It is the time of year when I, and other fig enthusiasts, rejoice to see the plump figs mature into an indulgent and delicious treat! Fig trees are common in Vancouver since many were planted by European immigrants who wanted fresh figs in their new home. Humans love figs and we are not alone in our affections. Figs are a keystone food source for over 1200 species, including birds, bats, monkeys, kangaroos, civets, shrews, foxes, turtles, lizards, fish and many more. Along with providing food for many species, the fig tree provides shelter and hunting grounds for many animals. Gardeners who grow figs, such as this poor fellow, are well aware of this as birds, raccoons, squirrels or other animals will poach ripe figs from your trees in the blink of an eye. They say placing netting or socks over your fruit can help to deter these fig thieves.
Evolution of figs
Figs aren’t ordinary fruits. They are syconia, which means that they are in fact a clusters of flowers (between 50 and 7000 flowers depending on species) contained in the outer layer of the fig. The fig we know and love today is a result of millions of years of evolution, beginning as a plant with separate and distinct flowers, like the hyacinth seen below. Richard Dawkins provides a wonderful description of fig evolution in Climbing Mount Improbable. He refers to the current fig as a ‘garden enclosed’. This garden is accessible only through a tiny hole in the apex of the fig, which makes accessing the flowers for pollination quite a challenge. Luckily, fig pollinators have coevolved along with the plants, which creates a remarkably unique mutualism where the two species both benefit.
Fig. 1 – Showing the apex of the fig where wasps enter and the flowers inside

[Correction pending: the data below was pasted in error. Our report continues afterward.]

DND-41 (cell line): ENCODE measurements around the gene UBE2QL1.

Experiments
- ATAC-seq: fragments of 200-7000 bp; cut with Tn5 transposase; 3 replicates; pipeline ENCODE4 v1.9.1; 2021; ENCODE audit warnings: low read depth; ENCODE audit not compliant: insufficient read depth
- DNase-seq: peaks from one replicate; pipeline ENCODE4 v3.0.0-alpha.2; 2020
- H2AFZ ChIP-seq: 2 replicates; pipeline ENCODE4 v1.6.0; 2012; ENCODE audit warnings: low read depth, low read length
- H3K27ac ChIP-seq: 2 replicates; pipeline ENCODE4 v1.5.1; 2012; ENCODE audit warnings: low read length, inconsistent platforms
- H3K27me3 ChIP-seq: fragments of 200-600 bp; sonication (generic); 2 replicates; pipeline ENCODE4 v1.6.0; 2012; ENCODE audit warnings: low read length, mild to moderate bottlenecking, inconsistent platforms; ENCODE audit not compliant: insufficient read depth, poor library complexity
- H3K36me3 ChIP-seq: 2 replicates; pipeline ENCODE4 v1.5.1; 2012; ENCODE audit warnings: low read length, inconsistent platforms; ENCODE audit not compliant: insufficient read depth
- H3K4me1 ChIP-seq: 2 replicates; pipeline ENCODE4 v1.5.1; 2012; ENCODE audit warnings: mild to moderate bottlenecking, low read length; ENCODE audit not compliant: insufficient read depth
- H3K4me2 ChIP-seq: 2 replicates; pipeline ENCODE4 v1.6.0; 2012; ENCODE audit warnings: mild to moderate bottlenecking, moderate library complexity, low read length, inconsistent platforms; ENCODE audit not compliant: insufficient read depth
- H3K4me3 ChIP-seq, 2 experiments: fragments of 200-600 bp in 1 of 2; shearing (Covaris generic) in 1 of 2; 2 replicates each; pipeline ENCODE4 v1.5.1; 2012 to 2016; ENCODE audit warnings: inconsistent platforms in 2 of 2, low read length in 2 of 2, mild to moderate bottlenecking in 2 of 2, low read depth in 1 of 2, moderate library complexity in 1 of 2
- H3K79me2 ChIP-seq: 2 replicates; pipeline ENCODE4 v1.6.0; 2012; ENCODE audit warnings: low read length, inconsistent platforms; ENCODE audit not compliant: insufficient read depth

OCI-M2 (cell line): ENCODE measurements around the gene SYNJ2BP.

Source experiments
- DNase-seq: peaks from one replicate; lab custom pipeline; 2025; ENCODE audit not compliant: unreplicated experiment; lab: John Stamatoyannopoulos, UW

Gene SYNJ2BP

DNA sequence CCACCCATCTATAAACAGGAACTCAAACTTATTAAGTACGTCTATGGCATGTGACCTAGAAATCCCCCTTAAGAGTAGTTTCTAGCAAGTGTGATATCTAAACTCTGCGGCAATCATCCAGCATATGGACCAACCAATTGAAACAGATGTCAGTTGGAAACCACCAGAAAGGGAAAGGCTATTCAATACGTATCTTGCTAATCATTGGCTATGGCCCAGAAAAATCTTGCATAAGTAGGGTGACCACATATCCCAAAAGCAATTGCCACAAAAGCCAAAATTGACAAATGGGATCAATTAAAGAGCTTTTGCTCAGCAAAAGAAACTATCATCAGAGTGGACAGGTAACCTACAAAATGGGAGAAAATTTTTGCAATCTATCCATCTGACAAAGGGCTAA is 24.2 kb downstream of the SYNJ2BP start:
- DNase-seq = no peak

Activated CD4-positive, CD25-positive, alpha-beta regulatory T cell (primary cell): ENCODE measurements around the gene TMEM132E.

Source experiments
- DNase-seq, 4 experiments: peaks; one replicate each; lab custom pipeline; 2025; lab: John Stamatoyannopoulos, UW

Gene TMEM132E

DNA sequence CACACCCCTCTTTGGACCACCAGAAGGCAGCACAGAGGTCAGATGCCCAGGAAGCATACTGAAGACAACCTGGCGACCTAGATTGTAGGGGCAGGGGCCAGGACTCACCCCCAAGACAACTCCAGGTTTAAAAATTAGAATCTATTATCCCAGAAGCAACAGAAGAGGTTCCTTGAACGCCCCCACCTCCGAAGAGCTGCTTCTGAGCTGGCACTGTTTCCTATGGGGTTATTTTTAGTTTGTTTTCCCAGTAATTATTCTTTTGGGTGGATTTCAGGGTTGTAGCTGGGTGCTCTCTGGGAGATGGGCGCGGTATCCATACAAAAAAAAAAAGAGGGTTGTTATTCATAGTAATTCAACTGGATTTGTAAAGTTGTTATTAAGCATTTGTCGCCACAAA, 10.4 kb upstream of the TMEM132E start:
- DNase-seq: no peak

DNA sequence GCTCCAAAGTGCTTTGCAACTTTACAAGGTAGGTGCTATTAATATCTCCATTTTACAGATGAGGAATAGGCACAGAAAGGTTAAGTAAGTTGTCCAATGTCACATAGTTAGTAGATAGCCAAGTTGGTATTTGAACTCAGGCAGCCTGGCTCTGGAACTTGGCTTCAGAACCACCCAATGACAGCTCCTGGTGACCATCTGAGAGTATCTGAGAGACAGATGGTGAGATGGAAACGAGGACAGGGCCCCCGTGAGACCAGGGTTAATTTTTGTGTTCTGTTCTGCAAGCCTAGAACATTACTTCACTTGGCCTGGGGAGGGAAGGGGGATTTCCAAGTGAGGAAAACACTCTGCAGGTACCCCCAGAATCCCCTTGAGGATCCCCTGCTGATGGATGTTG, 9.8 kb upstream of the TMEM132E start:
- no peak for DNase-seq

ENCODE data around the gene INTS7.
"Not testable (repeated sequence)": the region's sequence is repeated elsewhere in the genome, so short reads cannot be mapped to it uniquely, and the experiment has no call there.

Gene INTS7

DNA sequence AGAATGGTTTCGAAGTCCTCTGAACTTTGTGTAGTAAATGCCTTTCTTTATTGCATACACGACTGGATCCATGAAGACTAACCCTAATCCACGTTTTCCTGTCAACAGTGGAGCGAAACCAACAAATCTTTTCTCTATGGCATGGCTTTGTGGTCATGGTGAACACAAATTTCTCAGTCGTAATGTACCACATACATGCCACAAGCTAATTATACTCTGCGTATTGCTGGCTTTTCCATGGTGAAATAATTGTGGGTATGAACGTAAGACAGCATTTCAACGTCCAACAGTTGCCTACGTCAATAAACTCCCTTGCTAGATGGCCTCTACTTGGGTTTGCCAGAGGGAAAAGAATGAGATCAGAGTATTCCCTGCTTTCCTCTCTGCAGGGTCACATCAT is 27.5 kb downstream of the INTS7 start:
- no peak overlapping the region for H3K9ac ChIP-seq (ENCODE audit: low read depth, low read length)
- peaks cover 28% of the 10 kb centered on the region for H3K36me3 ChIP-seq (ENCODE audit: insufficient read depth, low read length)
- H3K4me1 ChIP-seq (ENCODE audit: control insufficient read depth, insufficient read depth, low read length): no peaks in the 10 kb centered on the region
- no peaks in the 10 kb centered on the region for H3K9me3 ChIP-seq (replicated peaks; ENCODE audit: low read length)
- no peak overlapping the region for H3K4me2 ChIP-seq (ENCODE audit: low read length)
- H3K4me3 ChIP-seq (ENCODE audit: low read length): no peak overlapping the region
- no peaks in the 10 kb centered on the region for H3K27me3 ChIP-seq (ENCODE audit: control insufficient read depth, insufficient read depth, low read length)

All figs are pollinated by fig wasps. Figs and fig wasps help each other with the same goal: reproduction. To start the cycle, a female fig wasp enters a fig through the tiny hole in the bottom, which is so small that it tears her wings off on the way in. The female wasp lays her eggs in the fig, and will die shortly after. When the larvae hatch, they feed on some delicious fig and wil eventually pupate into matured wasps. The male wasps (who are wingless) will mate with the females, and then start creating tunnels for the now fertile females to exit the fig. The winged females will collect some pollen from her home fig and carry it to a new fig to lay its own eggs. She will exit her home fig to find a new one for her larvae, and will pollinate this new fig when she enters. The males will remain in their home fig until they die. And the cycle goes on and on, pollinating fig after fig, and providing a safe and nutrient rich environment for generations of future fig wasps.
There are also some more greedy, parasitic wasps who have, in a way, beat the system. These parasitic fig wasps have evolved to have a long ‘ovipositor’ which they can puncture the fig with, and lay their eggs inside without having to do any pollination for the figs.
Fig. 2 – A hyacinth, a cluster of flowers “exposed”
Fig. 3 – A winged female and wingless male fig wasp
Fig. 4 – Parasitic wasps who no longer need to enter figs because of their long ovipositor
So … am I eating dead wasps?
Yes, most edible figs have at least one dead female wasp inside so VEGANS BEWARE! But you probably won’t see any wasp bodies in your sweet treat, as the fig releases an enzyme called ficin that break down the wasp bodies into protein.
In Vancouver, we are now starting to see figs pop up all over the city on menus, particularly farm-to-table restaurants that source local fresh ingredients. Vancouver farmers and gardeners do their best to keep their figs safe from animal fig thieves, as well as human thieves who are known to steal and sell the expensive fruits to restaurants during fig season. May they be wrapped in bacon, stuffed with goat cheese or simply eaten fresh from the tree, I encourage everyone to join the thousands of species indulging in these amazing and delicious examples of evolution.